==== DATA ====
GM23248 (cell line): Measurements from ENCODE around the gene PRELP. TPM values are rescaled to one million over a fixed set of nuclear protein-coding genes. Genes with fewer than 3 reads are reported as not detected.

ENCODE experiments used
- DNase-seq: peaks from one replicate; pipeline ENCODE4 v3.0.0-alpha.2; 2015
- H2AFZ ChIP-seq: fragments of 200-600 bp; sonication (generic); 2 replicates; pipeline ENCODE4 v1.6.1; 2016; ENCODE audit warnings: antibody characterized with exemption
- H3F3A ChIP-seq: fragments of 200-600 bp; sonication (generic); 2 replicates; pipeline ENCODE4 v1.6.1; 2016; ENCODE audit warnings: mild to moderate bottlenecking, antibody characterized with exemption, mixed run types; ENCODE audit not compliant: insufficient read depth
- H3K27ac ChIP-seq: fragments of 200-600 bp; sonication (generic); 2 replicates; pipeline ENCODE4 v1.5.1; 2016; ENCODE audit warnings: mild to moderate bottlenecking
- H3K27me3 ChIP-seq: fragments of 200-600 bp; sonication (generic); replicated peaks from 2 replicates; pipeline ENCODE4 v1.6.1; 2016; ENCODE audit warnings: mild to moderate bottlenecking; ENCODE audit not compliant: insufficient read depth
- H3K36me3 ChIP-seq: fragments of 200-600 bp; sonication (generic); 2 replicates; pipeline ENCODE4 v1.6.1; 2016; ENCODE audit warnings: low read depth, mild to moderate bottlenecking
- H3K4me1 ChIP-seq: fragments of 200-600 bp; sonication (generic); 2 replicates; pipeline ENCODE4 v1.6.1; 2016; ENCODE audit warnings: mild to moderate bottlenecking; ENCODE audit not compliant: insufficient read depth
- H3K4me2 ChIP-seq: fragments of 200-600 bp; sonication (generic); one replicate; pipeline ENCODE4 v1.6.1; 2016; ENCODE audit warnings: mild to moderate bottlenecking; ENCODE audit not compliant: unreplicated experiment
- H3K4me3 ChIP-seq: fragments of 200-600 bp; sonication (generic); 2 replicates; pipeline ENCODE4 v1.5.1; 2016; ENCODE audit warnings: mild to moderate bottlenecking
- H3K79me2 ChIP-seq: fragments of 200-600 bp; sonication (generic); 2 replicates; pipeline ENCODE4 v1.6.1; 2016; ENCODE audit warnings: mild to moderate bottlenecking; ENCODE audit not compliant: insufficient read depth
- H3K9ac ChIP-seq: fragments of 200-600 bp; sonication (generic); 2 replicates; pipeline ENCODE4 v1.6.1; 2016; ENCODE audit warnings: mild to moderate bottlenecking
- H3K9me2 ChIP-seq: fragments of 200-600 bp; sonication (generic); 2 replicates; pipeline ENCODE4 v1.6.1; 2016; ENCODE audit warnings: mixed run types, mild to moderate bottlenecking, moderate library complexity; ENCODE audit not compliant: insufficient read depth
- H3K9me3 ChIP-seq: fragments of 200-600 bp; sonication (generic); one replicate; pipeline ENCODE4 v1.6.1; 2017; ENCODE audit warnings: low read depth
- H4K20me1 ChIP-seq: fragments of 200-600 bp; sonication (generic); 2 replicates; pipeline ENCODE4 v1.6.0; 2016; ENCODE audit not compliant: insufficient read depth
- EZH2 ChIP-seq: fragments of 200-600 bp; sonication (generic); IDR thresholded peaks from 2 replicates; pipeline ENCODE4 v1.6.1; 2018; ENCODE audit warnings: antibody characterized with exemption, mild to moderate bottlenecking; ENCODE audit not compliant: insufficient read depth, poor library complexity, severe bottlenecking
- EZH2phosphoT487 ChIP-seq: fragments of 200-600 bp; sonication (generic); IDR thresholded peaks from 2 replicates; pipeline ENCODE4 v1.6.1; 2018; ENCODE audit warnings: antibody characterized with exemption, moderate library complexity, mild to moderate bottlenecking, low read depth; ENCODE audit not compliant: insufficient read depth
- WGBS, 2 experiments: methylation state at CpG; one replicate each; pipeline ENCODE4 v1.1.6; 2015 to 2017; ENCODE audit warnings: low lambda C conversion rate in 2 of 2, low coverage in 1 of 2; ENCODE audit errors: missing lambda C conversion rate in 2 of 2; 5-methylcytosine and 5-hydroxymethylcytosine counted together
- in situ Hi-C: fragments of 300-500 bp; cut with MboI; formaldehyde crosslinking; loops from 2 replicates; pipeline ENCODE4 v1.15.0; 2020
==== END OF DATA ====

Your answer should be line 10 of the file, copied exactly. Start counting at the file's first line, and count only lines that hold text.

- H3K4me2 ChIP-seq: fragments of 200-600 bp; sonication (generic); one replicate; pipeline ENCODE4 v1.6.1; 2016; ENCODE audit warnings: mild to moderate bottlenecking; ENCODE audit not compliant: unreplicated experiment